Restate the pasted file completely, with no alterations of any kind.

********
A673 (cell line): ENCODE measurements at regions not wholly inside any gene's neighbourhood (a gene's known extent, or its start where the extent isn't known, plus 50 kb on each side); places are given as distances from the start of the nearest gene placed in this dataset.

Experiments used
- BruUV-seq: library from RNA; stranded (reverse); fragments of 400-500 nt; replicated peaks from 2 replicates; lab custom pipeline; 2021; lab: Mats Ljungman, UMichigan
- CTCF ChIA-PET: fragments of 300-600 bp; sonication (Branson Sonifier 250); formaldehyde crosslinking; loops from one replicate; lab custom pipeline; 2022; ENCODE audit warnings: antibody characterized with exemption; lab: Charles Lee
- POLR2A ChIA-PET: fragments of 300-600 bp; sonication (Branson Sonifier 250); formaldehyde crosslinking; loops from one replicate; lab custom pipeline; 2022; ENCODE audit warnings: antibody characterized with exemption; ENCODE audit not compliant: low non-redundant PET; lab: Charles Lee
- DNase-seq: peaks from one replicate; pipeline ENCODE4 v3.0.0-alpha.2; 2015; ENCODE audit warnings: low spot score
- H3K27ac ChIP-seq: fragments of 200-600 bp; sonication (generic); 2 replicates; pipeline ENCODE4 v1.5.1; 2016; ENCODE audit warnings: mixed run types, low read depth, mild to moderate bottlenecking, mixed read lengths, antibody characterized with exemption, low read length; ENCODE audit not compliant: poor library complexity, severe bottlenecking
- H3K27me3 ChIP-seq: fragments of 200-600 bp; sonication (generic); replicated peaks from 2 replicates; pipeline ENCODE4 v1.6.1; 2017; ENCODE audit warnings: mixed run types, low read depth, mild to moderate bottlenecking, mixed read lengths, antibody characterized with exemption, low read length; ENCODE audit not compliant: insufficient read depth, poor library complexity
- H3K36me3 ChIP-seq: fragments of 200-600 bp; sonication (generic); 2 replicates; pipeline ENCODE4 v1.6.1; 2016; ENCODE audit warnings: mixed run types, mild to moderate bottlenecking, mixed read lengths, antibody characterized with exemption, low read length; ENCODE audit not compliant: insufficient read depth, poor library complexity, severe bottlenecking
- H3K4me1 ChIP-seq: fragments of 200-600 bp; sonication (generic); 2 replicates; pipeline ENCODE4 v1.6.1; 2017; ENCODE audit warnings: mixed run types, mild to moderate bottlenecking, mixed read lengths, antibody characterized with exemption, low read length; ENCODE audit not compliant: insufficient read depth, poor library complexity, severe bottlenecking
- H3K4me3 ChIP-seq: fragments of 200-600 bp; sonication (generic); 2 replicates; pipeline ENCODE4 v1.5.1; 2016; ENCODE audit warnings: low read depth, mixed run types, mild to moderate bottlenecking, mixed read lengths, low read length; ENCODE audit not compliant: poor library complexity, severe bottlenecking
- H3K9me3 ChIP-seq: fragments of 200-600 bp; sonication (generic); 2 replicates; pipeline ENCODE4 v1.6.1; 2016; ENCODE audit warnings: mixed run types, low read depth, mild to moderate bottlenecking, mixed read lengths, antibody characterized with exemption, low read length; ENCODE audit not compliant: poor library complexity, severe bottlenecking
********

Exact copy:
A673 (cell line): ENCODE measurements at regions not wholly inside any gene's neighbourhood (a gene's known extent, or its start where the extent isn't known, plus 50 kb on each side); places are given as distances from the start of the nearest gene placed in this dataset.

Experiments used
- BruUV-seq: library from RNA; stranded (reverse); fragments of 400-500 nt; replicated peaks from 2 replicates; lab custom pipeline; 2021; lab: Mats Ljungman, UMichigan
- CTCF ChIA-PET: fragments of 300-600 bp; sonication (Branson Sonifier 250); formaldehyde crosslinking; loops from one replicate; lab custom pipeline; 2022; ENCODE audit warnings: antibody characterized with exemption; lab: Charles Lee
- POLR2A ChIA-PET: fragments of 300-600 bp; sonication (Branson Sonifier 250); formaldehyde crosslinking; loops from one replicate; lab custom pipeline; 2022; ENCODE audit warnings: antibody characterized with exemption; ENCODE audit not compliant: low non-redundant PET; lab: Charles Lee
- DNase-seq: peaks from one replicate; pipeline ENCODE4 v3.0.0-alpha.2; 2015; ENCODE audit warnings: low spot score
- H3K27ac ChIP-seq: fragments of 200-600 bp; sonication (generic); 2 replicates; pipeline ENCODE4 v1.5.1; 2016; ENCODE audit warnings: mixed run types, low read depth, mild to moderate bottlenecking, mixed read lengths, antibody characterized with exemption, low read length; ENCODE audit not compliant: poor library complexity, severe bottlenecking
- H3K27me3 ChIP-seq: fragments of 200-600 bp; sonication (generic); replicated peaks from 2 replicates; pipeline ENCODE4 v1.6.1; 2017; ENCODE audit warnings: mixed run types, low read depth, mild to moderate bottlenecking, mixed read lengths, antibody characterized with exemption, low read length; ENCODE audit not compliant: insufficient read depth, poor library complexity
- H3K36me3 ChIP-seq: fragments of 200-600 bp; sonication (generic); 2 replicates; pipeline ENCODE4 v1.6.1; 2016; ENCODE audit warnings: mixed run types, mild to moderate bottlenecking, mixed read lengths, antibody characterized with exemption, low read length; ENCODE audit not compliant: insufficient read depth, poor library complexity, severe bottlenecking
- H3K4me1 ChIP-seq: fragments of 200-600 bp; sonication (generic); 2 replicates; pipeline ENCODE4 v1.6.1; 2017; ENCODE audit warnings: mixed run types, mild to moderate bottlenecking, mixed read lengths, antibody characterized with exemption, low read length; ENCODE audit not compliant: insufficient read depth, poor library complexity, severe bottlenecking
- H3K4me3 ChIP-seq: fragments of 200-600 bp; sonication (generic); 2 replicates; pipeline ENCODE4 v1.5.1; 2016; ENCODE audit warnings: low read depth, mixed run types, mild to moderate bottlenecking, mixed read lengths, low read length; ENCODE audit not compliant: poor library complexity, severe bottlenecking
- H3K9me3 ChIP-seq: fragments of 200-600 bp; sonication (generic); 2 replicates; pipeline ENCODE4 v1.6.1; 2016; ENCODE audit warnings: mixed run types, low read depth, mild to moderate bottlenecking, mixed read lengths, antibody characterized with exemption, low read length; ENCODE audit not compliant: poor library complexity, severe bottlenecking